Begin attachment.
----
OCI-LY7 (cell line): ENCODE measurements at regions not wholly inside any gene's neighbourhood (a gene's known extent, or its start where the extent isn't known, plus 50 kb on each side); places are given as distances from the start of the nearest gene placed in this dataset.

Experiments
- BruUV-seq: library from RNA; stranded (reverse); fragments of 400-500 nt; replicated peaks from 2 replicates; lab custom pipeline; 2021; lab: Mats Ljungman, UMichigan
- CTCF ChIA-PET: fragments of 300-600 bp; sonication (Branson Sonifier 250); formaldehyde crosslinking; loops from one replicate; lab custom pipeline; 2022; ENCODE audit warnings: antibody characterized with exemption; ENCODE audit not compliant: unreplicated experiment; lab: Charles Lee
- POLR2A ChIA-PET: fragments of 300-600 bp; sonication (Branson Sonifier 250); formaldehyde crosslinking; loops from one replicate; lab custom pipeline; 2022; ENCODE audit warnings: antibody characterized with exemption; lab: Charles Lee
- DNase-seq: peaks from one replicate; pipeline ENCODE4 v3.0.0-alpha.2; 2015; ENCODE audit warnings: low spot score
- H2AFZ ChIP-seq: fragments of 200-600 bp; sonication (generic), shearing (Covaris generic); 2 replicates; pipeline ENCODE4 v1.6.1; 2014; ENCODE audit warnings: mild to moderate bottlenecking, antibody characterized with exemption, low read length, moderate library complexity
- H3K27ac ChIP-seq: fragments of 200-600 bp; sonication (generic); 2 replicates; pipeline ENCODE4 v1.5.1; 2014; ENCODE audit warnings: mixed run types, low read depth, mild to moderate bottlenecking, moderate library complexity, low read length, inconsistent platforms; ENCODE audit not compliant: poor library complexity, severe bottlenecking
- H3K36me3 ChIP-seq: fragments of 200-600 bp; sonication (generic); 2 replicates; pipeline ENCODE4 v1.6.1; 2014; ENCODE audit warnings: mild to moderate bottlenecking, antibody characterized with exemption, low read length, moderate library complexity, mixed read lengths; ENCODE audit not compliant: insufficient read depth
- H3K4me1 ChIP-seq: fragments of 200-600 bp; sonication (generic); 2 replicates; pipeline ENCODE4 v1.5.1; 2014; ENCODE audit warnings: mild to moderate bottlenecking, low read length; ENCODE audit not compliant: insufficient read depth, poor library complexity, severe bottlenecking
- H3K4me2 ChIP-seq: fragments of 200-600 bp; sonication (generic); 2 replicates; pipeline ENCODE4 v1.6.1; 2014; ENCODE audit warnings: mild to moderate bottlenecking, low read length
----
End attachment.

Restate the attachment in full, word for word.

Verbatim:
OCI-LY7 (cell line): ENCODE measurements at regions not wholly inside any gene's neighbourhood (a gene's known extent, or its start where the extent isn't known, plus 50 kb on each side); places are given as distances from the start of the nearest gene placed in this dataset.

Experiments
- BruUV-seq: library from RNA; stranded (reverse); fragments of 400-500 nt; replicated peaks from 2 replicates; lab custom pipeline; 2021; lab: Mats Ljungman, UMichigan
- CTCF ChIA-PET: fragments of 300-600 bp; sonication (Branson Sonifier 250); formaldehyde crosslinking; loops from one replicate; lab custom pipeline; 2022; ENCODE audit warnings: antibody characterized with exemption; ENCODE audit not compliant: unreplicated experiment; lab: Charles Lee
- POLR2A ChIA-PET: fragments of 300-600 bp; sonication (Branson Sonifier 250); formaldehyde crosslinking; loops from one replicate; lab custom pipeline; 2022; ENCODE audit warnings: antibody characterized with exemption; lab: Charles Lee
- DNase-seq: peaks from one replicate; pipeline ENCODE4 v3.0.0-alpha.2; 2015; ENCODE audit warnings: low spot score
- H2AFZ ChIP-seq: fragments of 200-600 bp; sonication (generic), shearing (Covaris generic); 2 replicates; pipeline ENCODE4 v1.6.1; 2014; ENCODE audit warnings: mild to moderate bottlenecking, antibody characterized with exemption, low read length, moderate library complexity
- H3K27ac ChIP-seq: fragments of 200-600 bp; sonication (generic); 2 replicates; pipeline ENCODE4 v1.5.1; 2014; ENCODE audit warnings: mixed run types, low read depth, mild to moderate bottlenecking, moderate library complexity, low read length, inconsistent platforms; ENCODE audit not compliant: poor library complexity, severe bottlenecking
- H3K36me3 ChIP-seq: fragments of 200-600 bp; sonication (generic); 2 replicates; pipeline ENCODE4 v1.6.1; 2014; ENCODE audit warnings: mild to moderate bottlenecking, antibody characterized with exemption, low read length, moderate library complexity, mixed read lengths; ENCODE audit not compliant: insufficient read depth
- H3K4me1 ChIP-seq: fragments of 200-600 bp; sonication (generic); 2 replicates; pipeline ENCODE4 v1.5.1; 2014; ENCODE audit warnings: mild to moderate bottlenecking, low read length; ENCODE audit not compliant: insufficient read depth, poor library complexity, severe bottlenecking
- H3K4me2 ChIP-seq: fragments of 200-600 bp; sonication (generic); 2 replicates; pipeline ENCODE4 v1.6.1; 2014; ENCODE audit warnings: mild to moderate bottlenecking, low read length